Type D the orange smoke flare. One of the safest one. A pull wire and the ignition is done internally, the canister will become very hot! Throw it in the water. Once ignited bright orange smoke will pour out through a small hole and rise 15 meters in light to moderate winds and can travel for 15 miles. Daytime flare only, if use at night, you will lose a flare. You cannot see this at night, not even with a flashlight. The burn happens inside the canister. Not hard to look at. Throw this in the water down wind as the smoke will dirty the boat. Very easy to clean. Never hit a dud in this type.

Will flares burn my boat? All flares can burn your boat if they get direct contact with fibreglass or other combustible material. Do not let children fire these, not even for training purposes.

To dispose of these flares "can" be handed to the fire department, some police departments. some US Power and Sail Squadrons (those that have flare disposal programs) and some Canadian Power and Sail Squadrons (those that have a flare disposal programs).

Hope I have answered all your questions... Roger
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Old 10-04-2016, 17:51   #22
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Re: Outdated Flares - How old is old?

Quote:
Originally Posted by Hydra View Post
In the past, when the marine authorities here didn't frown on training with parachute flares, I organised some tests/training with outdated flares after obtaining prealable authorisation.

IME, there are 3 failure modes for a parachute (rocket) flare:
1 it doesn't launch
2 when launched, the flare doesn't ignite
3 when the flare ignites, the parachute doesn't open

In case 1, you fear it will start and ignite later. You can't drop it overboard because it floats and children could pick it on the shore. The best short-term action is probably to dunk it in a bucket of water.

In case 2, you try to recover the uningited flare if it falls on the ground. If in the water, no problem.

In case 3, you don't want to be where it falls!

Alain
Last time I was cruising in the Bay of Biscay, I witnessed a mass flare trying-out event somewhere, IIRC Douarnenez. Supervised by the coast guard. I thought -- what an enlightened way to get rid of expired flares.

Please don't tell me that this has been forbidden
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Old 10-04-2016, 18:23   #23
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Re: Outdated Flares - How old is old?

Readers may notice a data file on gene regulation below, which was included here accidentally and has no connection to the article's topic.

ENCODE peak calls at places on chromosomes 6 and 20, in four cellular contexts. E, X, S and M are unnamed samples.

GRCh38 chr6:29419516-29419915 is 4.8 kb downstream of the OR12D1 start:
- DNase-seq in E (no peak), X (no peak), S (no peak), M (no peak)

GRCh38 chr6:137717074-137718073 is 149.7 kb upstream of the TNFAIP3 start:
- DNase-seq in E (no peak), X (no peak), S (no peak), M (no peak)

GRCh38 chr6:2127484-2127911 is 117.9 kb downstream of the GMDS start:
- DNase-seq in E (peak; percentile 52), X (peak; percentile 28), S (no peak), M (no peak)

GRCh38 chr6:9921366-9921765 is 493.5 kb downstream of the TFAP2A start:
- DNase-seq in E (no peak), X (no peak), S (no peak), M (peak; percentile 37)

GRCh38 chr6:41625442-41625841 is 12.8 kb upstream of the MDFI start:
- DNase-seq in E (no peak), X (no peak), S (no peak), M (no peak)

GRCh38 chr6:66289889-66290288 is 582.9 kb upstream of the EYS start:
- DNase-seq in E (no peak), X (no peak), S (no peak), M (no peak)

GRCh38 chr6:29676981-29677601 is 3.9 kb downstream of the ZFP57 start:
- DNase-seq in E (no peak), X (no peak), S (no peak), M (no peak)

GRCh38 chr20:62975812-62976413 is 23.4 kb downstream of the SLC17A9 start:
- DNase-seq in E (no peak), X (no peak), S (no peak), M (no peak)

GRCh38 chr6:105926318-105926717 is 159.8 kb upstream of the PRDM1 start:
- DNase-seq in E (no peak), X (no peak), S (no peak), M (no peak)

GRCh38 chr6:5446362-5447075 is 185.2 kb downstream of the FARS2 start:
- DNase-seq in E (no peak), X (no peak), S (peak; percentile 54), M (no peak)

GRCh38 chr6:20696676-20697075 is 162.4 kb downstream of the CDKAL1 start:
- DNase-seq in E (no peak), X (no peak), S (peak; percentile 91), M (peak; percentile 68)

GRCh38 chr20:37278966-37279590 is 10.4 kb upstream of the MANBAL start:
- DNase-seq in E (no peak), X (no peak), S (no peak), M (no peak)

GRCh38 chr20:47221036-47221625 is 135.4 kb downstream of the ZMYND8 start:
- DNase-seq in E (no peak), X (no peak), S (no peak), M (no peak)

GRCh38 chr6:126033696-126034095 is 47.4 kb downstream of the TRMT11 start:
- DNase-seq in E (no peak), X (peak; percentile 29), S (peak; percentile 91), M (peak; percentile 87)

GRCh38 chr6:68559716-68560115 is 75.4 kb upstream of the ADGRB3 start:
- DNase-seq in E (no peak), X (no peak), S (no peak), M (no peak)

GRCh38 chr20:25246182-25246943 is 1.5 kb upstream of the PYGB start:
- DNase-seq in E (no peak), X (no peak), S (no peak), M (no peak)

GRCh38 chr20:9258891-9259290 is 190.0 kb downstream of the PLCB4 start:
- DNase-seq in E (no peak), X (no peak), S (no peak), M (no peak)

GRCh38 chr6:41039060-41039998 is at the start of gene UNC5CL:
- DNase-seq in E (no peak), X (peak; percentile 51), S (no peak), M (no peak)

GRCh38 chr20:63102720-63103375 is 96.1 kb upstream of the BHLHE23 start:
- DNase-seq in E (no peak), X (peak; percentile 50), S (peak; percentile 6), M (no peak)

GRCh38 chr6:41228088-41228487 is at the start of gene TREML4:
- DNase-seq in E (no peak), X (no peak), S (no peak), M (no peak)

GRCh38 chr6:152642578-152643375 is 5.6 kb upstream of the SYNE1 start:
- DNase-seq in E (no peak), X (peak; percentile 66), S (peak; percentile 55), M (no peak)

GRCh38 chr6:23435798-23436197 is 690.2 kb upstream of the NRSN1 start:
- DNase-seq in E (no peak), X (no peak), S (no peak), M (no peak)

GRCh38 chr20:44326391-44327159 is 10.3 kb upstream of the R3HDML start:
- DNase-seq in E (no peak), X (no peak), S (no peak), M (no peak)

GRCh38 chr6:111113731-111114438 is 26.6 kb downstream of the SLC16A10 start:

Last time I was cruising in the Bay of Biscay, I witnessed a mass flare trying-out event somewhere, IIRC Douarnenez. Supervised by the coast guard. I thought -- what an enlightened way to get rid of expired flares.

Please don't tell me that this has been forbidden.

In maritime law it is clearly noted that it is against the law to fire off flares in other circumstances other than distress. However you have just answered your own question. You participated in an activity that was supervised by the Coast Guard. Great! They have the resources to advise all involved in fast response or emergency personnel. That way no one will be charged for false distress. This is the concern, the costs for initiating a false distress. On another note, I have never seen anyone charged under this act.

The second concern for firing off distress flares is what if you burn down someone treasures... who will cover the burnt down what ever? This is why there has to be very careful planning and get all players involved. As a courtesy I invite all emergency personnel to participate as many of them have never seen flares up in the air. The fire department, the police, local and regional and provincial etc. I also advise the marine rescue coordination centre. I indicate to the rescue centre that I will call them immediately before starting the exercise and immediately after and also give an exact position. I also inspect all the flares that will be fired off, for safety sake.
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Old 10-04-2016, 20:18   #24
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Re: Outdated Flares - How old is old?

Here's what happened to me when trying about a dozen expired flares. Half were duds and then there was this one. I would hate to think what would happen if I was aboard my boat or this happened on the first shot in emergency.
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Old 10-04-2016, 20:27   #25
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Re: Outdated Flares - How old is old?

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Originally Posted by meridian28 View Post